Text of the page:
If I have to tarp a load — and you don’t always have to — I secure the load first and then I tarp it. Tarping can take several hours too, and you have to make sure you don’t do it when it’s excessively windy. Tarps are not only upwards of 100 pounds, but they act like a sail in the wind. You can seriously hurt yourself if one of your tarps gets taken by the wind while you’re holding it. 

After I tarp the load, I usually throw a few straps on it because bungee cords are not a working load limit device and they can stretch and snap.

These tools and tips will help you secure your loads more effectively.

Fill out Paperwork 

Before you leave the customer site, a majority of the time you’ll have a piece of paper or BOL to sign. You’ll need to check the paperwork to ensure it accurately describes what you’re hauling, how many pieces it is, and where it’s going. 

Once you sign it, store it in a safe place. You’ll have to send it to your company so you can get paid once the load is delivered.

If I happen to be dropping off a load rather than picking up, I’ll wait to get unloaded at the shipper and then I’ll do the same thing with the paperwork, send it in, and reach out to my driver manager to confirm my next load if I haven’t done so already.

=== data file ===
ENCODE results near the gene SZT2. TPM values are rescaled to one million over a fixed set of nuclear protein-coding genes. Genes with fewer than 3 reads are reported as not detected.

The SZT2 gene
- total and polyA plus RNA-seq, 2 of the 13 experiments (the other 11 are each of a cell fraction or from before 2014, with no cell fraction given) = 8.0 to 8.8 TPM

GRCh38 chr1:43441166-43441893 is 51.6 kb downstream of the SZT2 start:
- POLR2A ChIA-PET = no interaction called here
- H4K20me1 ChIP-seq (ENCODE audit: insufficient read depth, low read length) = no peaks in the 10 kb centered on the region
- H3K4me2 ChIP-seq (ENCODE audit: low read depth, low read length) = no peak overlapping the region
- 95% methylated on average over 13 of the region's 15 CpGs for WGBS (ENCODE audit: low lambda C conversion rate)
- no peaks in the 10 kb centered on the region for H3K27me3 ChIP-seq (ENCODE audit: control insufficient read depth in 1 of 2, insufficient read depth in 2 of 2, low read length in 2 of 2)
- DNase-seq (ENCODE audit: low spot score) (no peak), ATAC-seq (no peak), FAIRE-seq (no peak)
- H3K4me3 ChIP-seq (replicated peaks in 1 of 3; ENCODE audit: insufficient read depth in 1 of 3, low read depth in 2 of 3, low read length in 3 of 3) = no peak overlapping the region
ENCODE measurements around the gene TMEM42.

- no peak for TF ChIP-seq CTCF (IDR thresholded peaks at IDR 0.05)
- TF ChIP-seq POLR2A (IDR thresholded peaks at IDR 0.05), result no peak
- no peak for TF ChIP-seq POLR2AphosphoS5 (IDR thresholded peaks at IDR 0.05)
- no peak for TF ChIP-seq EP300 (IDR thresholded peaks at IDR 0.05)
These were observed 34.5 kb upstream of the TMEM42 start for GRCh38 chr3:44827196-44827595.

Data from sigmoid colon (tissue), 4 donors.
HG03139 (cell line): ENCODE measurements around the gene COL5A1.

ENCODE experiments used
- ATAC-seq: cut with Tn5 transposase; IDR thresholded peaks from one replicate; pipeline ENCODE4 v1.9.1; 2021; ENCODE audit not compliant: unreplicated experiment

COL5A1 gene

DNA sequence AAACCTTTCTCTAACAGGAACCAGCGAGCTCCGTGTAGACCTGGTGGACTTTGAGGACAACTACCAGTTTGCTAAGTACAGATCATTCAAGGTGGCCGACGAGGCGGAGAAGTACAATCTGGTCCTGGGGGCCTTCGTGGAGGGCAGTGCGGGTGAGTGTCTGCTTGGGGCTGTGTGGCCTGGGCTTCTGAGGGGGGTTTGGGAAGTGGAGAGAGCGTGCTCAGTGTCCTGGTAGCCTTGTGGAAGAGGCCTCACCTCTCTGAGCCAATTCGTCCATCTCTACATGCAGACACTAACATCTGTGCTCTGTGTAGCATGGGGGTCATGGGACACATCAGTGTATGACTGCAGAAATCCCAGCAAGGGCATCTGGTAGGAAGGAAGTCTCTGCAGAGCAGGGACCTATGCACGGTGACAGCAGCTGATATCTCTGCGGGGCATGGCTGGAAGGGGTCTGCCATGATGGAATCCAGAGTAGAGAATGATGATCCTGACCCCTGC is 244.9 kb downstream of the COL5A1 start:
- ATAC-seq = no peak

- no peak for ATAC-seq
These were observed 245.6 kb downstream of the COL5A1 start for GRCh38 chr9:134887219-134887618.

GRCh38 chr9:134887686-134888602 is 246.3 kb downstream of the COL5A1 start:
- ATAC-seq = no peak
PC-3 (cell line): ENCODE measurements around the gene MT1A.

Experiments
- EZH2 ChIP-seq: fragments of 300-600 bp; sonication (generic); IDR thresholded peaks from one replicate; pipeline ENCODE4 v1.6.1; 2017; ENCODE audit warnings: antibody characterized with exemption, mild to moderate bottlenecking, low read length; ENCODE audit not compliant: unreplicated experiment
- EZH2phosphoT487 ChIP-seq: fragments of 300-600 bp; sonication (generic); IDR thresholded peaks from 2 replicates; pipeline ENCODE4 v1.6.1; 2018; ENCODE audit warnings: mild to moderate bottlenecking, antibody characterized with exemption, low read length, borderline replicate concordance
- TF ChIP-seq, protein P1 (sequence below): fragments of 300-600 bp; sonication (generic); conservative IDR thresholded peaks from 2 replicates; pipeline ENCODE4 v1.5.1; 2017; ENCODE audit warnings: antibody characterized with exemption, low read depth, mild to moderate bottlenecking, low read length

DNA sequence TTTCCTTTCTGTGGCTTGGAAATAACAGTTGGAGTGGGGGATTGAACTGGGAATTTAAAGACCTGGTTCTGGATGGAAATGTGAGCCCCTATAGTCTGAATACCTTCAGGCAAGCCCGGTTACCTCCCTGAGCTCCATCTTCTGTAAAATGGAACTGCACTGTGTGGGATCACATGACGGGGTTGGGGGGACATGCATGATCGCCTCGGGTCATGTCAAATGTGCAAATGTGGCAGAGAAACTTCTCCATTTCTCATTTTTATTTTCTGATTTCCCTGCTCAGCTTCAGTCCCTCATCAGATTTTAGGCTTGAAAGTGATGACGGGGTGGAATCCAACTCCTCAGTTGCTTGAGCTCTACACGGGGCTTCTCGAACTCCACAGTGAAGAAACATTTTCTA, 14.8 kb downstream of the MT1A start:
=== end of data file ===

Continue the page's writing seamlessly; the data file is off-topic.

Truck driver checking oil in semi-truck.

Load Checks

Load checks (also known as cargo securement checks) are a Department of Transportation (DOT) requirement. Flatbed drivers have to stop to check their securements within the first 50 miles of getting on the road. 

Make sure the load hasn't shifted from front to back or side to side, check to see that nothing has fallen off your trailer, and ensure your straps and chains are secure and undamaged. After that, you have to stop every 150 miles or three hours to do a load check. 

As you can imagine, this step is critical because the last thing you want is a load to shift — or worse, for something to fly off your trailer — while going down a busy highway. 

Short Breaks

As an over-the-road (OTR) truck driver following standard Hours of Service (HOS) regulations, I take a mandated 30-minute break if I’m working more than eight hours in a day. 

I might take a quick nap, grab a bite to eat, or call my wife or friends. I usually plan my breaks after a fuel stop or a load check so I’m not going out of my way to take a break. 

However, if I’m having a particularly stressful day or I’m tired, I won’t hesitate to find a safe spot to rest and get my head right before continuing. I recommend you take breaks like this too as you need them. 

Evening: Parking and Ending My Day

I try to utilize my clock, which means I can drive 11 hours each day. I liked to get parked in the early evening to start my wind-down time.

Post-Trip Inspection 

Once I’m parked and done driving for the day, I do a quick post-trip inspection

I walk around the truck, making sure I didn’t run over a nail, the tires look good, nothing’s leaking, and everything is still secure. I make sure everything is locked up and safe for the night. Your truck is your house on the road, so you want to make sure it’s safe and secure.